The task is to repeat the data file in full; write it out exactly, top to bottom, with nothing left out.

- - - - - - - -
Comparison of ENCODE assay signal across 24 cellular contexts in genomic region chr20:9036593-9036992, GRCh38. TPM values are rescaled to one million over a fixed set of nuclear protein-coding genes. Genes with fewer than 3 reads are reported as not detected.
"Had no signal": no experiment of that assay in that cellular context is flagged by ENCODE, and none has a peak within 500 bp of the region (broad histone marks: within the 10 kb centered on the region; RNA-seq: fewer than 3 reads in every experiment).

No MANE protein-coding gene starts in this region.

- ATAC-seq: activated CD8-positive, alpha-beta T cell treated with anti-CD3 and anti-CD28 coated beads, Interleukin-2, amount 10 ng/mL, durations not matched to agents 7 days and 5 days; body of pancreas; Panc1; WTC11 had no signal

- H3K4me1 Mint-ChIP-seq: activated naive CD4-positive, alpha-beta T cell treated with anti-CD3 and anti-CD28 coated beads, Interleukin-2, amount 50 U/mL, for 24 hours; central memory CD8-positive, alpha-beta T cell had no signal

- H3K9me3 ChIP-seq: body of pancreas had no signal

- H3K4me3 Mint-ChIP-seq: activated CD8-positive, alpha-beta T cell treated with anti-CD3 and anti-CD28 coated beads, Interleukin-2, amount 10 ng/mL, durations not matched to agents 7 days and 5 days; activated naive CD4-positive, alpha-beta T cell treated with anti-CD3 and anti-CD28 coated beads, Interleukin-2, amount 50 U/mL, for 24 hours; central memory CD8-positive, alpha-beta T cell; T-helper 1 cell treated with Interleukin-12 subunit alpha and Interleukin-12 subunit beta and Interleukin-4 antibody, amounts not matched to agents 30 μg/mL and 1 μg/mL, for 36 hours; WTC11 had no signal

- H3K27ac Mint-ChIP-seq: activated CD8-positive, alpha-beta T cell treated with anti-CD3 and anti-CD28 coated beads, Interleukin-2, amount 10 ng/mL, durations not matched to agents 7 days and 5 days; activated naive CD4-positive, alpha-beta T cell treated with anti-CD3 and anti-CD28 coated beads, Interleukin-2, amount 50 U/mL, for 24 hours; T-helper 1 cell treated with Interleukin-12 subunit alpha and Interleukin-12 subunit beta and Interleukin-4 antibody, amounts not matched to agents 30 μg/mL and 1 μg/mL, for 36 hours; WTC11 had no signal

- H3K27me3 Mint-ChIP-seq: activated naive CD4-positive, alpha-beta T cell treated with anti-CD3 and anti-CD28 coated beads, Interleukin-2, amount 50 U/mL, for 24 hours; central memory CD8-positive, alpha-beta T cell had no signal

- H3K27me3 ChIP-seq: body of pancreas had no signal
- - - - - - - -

Comparison of ENCODE assay signal across 24 cellular contexts in genomic region chr20:9036593-9036992, GRCh38. TPM values are rescaled to one million over a fixed set of nuclear protein-coding genes. Genes with fewer than 3 reads are reported as not detected.
"Had no signal": no experiment of that assay in that cellular context is flagged by ENCODE, and none has a peak within 500 bp of the region (broad histone marks: within the 10 kb centered on the region; RNA-seq: fewer than 3 reads in every experiment).

No MANE protein-coding gene starts in this region.

- ATAC-seq: activated CD8-positive, alpha-beta T cell treated with anti-CD3 and anti-CD28 coated beads, Interleukin-2, amount 10 ng/mL, durations not matched to agents 7 days and 5 days; body of pancreas; Panc1; WTC11 had no signal

- H3K4me1 Mint-ChIP-seq: activated naive CD4-positive, alpha-beta T cell treated with anti-CD3 and anti-CD28 coated beads, Interleukin-2, amount 50 U/mL, for 24 hours; central memory CD8-positive, alpha-beta T cell had no signal

- H3K9me3 ChIP-seq: body of pancreas had no signal

- H3K4me3 Mint-ChIP-seq: activated CD8-positive, alpha-beta T cell treated with anti-CD3 and anti-CD28 coated beads, Interleukin-2, amount 10 ng/mL, durations not matched to agents 7 days and 5 days; activated naive CD4-positive, alpha-beta T cell treated with anti-CD3 and anti-CD28 coated beads, Interleukin-2, amount 50 U/mL, for 24 hours; central memory CD8-positive, alpha-beta T cell; T-helper 1 cell treated with Interleukin-12 subunit alpha and Interleukin-12 subunit beta and Interleukin-4 antibody, amounts not matched to agents 30 μg/mL and 1 μg/mL, for 36 hours; WTC11 had no signal

- H3K27ac Mint-ChIP-seq: activated CD8-positive, alpha-beta T cell treated with anti-CD3 and anti-CD28 coated beads, Interleukin-2, amount 10 ng/mL, durations not matched to agents 7 days and 5 days; activated naive CD4-positive, alpha-beta T cell treated with anti-CD3 and anti-CD28 coated beads, Interleukin-2, amount 50 U/mL, for 24 hours; T-helper 1 cell treated with Interleukin-12 subunit alpha and Interleukin-12 subunit beta and Interleukin-4 antibody, amounts not matched to agents 30 μg/mL and 1 μg/mL, for 36 hours; WTC11 had no signal

- H3K27me3 Mint-ChIP-seq: activated naive CD4-positive, alpha-beta T cell treated with anti-CD3 and anti-CD28 coated beads, Interleukin-2, amount 50 U/mL, for 24 hours; central memory CD8-positive, alpha-beta T cell had no signal

- H3K27me3 ChIP-seq: body of pancreas had no signal